Tylor Keeley, my first undergrad mentee in Montana, finished an excellent project measuring flight performance in Lednia that were raised at different temperatures. This marks the first time flight has been measured in an alpine stonefly and Tylor did an incredible job! He found that flight ability declines when stoneflies have been raised at constant high temperatures (13C, 20C), but is retained when stoneflies experience much colder temperatures (1C, 4C, and variable temperatures), which are more similar to their native stream thermal regimes.
I am honored to have been selected to speak at a symposium called, "Bottom-up and top-down insect foodwebs", chaired by Shannon Murphy at the International Congress of Entomology in Helsinki, Finland! Shannon and her colleagues also selected me as 1 of 5 people to receive NSF travel funding for the conference. Looking forward to networking with new folks and seeing a new country! Stay tuned for details!
Incubator at the University of Montana holding Lednia tumana nymphs at 1ºC
We didn't know how things would turn out, but happily, our long-term thermal exposure project outlasted our worst expectations! This week we celebrate the 30-day mark for testing survival in Lednia in the lab. Lednia have not only survived in our incubators but we have even managed to get flight performance data from ~15 individuals!
Introducing our first speaker at the beginning of the symposium
Along with my former Ph.D. advisor, Dr. Cameron Ghalambor, I organized a symposium as part of the International Biogeography Society's celebration of 250 years of science based on Humboldt's initial work. The conference was held in Quito, Ecuador, one of the places Humboldt visited when he proposed the first version of the "climate variability hypothesis". Our symposium was called "Architects of Variation: How Climate and Physiology Shape Patterns of Biodiversity" and featured some excellent talks on a number of taxa, by a diversity of scientists from around the world.
A chalcidoid wasp after having been tested in a ULT experiment
After a long wait for wasps to emerge from pupae collected in the field, I was able to get some CTmax and upper lethal temperature estimates from these tiny little guys! I learned a lot from working with these animals this field season and will be able to generate much more data next year.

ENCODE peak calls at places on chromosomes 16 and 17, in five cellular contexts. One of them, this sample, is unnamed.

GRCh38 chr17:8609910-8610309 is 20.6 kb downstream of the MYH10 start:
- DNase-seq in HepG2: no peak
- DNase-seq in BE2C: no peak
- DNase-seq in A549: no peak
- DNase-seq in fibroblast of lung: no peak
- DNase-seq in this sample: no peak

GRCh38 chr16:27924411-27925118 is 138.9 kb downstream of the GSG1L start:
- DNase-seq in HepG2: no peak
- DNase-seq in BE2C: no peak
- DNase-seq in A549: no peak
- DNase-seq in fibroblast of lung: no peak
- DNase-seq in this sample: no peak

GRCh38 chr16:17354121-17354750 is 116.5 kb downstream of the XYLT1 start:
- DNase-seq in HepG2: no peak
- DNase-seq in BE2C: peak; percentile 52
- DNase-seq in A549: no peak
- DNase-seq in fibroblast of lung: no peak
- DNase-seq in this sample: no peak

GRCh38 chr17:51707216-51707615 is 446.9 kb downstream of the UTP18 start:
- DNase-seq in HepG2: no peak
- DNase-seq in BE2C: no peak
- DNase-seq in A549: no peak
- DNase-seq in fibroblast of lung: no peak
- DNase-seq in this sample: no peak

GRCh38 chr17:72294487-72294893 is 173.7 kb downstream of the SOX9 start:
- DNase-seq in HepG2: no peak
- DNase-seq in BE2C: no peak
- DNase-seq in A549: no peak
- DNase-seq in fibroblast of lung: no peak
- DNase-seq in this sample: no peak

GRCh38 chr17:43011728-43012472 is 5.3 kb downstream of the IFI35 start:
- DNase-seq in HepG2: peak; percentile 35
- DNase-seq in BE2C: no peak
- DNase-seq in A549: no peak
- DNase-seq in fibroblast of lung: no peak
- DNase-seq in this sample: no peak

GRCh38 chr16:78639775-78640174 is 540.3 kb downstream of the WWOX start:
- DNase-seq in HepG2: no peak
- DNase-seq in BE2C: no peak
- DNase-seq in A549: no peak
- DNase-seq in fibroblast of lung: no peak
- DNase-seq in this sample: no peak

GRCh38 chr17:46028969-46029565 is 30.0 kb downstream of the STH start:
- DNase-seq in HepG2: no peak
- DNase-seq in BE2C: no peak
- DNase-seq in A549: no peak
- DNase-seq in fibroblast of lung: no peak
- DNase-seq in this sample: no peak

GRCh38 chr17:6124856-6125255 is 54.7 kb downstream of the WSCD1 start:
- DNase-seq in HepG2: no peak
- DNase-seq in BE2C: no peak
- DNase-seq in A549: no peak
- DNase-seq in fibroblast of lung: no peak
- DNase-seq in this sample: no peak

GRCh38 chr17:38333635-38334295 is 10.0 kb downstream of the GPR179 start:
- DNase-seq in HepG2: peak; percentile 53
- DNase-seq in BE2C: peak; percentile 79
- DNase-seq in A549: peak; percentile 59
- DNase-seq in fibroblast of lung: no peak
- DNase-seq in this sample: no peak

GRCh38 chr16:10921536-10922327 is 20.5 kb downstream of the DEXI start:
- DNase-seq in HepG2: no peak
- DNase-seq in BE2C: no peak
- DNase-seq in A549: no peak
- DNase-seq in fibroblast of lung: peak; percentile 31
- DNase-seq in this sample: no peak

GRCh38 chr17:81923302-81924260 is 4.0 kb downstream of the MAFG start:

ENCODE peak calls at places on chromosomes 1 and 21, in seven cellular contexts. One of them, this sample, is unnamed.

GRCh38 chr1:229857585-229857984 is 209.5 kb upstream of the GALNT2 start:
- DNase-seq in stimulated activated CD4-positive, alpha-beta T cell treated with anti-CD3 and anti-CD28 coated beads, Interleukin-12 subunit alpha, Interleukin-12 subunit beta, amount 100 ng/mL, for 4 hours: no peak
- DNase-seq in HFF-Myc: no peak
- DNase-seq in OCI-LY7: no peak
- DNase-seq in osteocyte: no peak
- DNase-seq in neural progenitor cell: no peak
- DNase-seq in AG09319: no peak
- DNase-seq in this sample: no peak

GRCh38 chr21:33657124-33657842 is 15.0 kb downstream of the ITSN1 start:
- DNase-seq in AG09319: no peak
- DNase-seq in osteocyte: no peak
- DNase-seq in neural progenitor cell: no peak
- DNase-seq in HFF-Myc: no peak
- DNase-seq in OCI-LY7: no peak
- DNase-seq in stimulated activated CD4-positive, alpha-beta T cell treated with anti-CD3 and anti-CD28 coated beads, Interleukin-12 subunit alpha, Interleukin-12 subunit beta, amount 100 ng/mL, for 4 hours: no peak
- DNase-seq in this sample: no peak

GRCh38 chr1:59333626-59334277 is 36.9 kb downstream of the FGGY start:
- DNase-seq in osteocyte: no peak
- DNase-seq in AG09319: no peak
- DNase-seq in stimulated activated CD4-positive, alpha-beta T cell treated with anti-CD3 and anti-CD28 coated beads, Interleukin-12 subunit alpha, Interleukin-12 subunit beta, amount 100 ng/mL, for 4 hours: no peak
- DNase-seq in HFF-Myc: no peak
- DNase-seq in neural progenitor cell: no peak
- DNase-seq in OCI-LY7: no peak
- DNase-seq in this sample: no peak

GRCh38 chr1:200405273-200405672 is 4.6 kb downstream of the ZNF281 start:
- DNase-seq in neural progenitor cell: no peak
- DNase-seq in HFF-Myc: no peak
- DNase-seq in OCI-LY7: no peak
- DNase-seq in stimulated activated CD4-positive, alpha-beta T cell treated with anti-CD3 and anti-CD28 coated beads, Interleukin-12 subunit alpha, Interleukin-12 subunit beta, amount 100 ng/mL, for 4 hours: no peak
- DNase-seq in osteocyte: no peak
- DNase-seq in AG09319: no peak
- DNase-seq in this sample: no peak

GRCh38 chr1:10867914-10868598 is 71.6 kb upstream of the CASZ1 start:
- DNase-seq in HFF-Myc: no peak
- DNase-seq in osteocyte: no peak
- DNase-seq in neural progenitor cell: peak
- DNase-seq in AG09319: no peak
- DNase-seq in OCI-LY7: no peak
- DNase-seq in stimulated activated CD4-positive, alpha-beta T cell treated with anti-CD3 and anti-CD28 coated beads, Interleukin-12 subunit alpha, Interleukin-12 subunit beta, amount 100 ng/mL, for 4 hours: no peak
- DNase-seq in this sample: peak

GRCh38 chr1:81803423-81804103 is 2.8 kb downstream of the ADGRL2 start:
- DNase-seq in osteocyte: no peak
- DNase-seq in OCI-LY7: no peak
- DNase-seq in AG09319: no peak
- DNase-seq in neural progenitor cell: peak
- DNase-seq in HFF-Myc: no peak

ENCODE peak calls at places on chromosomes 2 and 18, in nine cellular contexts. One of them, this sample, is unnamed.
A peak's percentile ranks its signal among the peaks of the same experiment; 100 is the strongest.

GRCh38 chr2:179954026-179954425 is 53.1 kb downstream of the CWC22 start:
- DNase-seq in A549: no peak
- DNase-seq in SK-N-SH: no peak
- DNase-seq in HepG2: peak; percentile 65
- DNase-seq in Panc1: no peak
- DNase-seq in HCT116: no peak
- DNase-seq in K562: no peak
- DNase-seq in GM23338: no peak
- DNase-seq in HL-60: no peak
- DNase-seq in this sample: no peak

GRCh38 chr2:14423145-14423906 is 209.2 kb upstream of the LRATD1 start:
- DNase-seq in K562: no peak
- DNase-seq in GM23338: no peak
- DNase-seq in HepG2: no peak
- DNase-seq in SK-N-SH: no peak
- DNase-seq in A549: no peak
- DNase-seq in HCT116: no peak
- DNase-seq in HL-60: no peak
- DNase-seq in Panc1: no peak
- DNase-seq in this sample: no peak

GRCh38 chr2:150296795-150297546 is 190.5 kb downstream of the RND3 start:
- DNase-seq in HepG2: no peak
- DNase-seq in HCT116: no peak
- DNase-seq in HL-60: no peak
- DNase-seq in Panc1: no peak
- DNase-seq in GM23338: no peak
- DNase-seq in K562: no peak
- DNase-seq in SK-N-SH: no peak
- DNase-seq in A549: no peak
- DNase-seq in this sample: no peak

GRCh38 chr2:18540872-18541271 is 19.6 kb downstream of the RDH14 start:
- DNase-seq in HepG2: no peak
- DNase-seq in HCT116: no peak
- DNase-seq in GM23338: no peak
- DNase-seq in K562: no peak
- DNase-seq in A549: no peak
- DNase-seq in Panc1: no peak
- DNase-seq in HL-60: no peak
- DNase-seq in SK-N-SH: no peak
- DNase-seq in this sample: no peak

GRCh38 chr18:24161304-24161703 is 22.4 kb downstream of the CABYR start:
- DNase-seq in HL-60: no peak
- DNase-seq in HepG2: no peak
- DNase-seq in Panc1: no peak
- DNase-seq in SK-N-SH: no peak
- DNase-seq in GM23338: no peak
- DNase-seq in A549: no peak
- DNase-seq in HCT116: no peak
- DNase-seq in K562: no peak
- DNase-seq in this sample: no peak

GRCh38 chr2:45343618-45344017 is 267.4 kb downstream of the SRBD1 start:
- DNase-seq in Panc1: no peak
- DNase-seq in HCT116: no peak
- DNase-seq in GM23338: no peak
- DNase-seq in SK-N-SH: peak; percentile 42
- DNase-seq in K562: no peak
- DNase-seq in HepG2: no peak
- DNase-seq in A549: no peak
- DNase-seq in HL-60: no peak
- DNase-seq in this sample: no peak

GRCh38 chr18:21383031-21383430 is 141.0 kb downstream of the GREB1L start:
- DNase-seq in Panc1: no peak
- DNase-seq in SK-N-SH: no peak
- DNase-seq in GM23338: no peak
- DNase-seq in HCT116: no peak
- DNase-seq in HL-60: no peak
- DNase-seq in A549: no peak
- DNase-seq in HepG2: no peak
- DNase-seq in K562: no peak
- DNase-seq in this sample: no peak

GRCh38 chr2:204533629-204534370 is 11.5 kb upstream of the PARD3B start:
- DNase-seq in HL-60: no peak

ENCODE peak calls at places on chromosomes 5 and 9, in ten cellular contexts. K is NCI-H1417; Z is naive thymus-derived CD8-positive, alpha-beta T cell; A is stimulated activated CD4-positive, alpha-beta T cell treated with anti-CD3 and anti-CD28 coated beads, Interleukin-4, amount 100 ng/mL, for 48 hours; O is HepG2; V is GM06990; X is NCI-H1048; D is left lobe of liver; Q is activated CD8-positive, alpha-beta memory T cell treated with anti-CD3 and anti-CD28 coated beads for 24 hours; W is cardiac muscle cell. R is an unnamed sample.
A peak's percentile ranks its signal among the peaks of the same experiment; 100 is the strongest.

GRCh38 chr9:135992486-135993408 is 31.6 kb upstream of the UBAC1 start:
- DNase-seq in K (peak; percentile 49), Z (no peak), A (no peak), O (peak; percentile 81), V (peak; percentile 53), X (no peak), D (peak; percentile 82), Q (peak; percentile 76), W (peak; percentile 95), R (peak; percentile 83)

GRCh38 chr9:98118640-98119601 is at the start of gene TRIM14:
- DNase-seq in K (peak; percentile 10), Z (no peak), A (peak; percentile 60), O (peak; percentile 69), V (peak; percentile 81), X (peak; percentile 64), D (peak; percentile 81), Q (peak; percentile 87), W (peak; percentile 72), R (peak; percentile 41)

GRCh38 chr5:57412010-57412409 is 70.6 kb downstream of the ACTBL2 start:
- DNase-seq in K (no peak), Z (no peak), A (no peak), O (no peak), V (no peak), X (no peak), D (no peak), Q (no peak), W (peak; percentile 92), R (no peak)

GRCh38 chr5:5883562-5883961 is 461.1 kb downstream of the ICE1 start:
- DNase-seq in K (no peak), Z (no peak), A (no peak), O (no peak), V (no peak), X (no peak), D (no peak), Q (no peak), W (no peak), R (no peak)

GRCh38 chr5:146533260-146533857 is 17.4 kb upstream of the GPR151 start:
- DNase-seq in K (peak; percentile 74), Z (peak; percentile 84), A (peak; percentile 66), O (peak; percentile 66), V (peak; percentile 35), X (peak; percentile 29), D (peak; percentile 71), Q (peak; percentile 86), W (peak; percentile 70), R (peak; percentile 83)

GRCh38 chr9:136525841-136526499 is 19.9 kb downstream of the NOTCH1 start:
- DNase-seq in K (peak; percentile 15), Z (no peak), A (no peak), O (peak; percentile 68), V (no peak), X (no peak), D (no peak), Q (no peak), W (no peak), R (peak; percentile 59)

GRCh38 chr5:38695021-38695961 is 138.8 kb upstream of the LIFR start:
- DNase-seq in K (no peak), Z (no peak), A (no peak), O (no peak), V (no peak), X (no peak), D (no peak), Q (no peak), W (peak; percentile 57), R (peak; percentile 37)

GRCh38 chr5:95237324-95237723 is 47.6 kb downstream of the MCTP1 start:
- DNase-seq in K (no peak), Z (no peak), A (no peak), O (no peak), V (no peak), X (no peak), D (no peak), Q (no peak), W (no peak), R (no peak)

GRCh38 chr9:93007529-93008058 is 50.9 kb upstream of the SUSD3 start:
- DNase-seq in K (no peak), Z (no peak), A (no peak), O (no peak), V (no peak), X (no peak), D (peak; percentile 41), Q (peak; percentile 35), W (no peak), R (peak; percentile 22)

Part of my post doc is geared toward creating a program that broadens STEM participation in traditionally underrepresented students. I was lucky to have been invited to join an initiative led by Dr. Aaron Thomas from the U of M to participate as a STEM educator and create a short project for Native American middle school students to experience a STEM subject. I created a river biomonitoring project, where kids had to use aquatic insects to assess and compare the health of 2 streams in Missoula. Our program was a huge success and we even got featured in the Missoulian, our local news paper!
Newly unfurled aspen leaves with the Swan mountains in the background
Our field work has finally begun this Spring at the beautiful MPG North property! We are actively searching aspen trees at our field sites for leaf-miner presence. Though rain and generally colder spring temperatures have delayed the budding of aspen leaves, we hope we'll have a pretty great season! We'll be measuring thermal performance in leaf miners and wasp parasites (if we can find them!)
My new year began with a new job. I am now in Missoula, Montana as a post doc in the Woods Lab. Here I will continue to explore the effects of temperature on aquatic insect ecology and acquaint myself with a new system - the aspen leaf miner - to investigate micro- scale temperature variation and miner ecology. I am also honored and excited to teach concepts in biology to middle school students on the Flathead Indian Reservation.
My colleagues Nick Polato (Cornell) and Brian Gill (Brown University) along with fantastic co-authors have published a new study to explain why tropical mountains are more biodiverse than temperate ones. Our team of scientists studied the physiology, genetics, and genomics of aquatic insects in Andean and Rocky Mountain aquatic insects to test Janzen's 1967 hypothesis. We found that narrow thermal tolerance leads to reduced gene flow and therefore greater rates of speciation across elevation gradients in the tropics but not in temperate mountains. This study also highlights the importance of integrative and collaborative work to tackle the big questions of our time. University press articles about our study can be found here (CSU) and here (Cornell)
From left: Cameron Ghalambor, myself, and Chris Funk at the CSU graduate school 2018 Spring Commencement.
Graduation Day! I'm thankful to have finally made it here. This was definitely a day for reflection and for gratitude to all the amazing people I have met along the way, who have shaped this fantastic PhD experience. I am especially thankful to my two advisors, Cameron Ghalambor and Chris Funk for guiding me through and for believing in me until the end! In a few months, I'm off to Montana to begin my post doc chapter.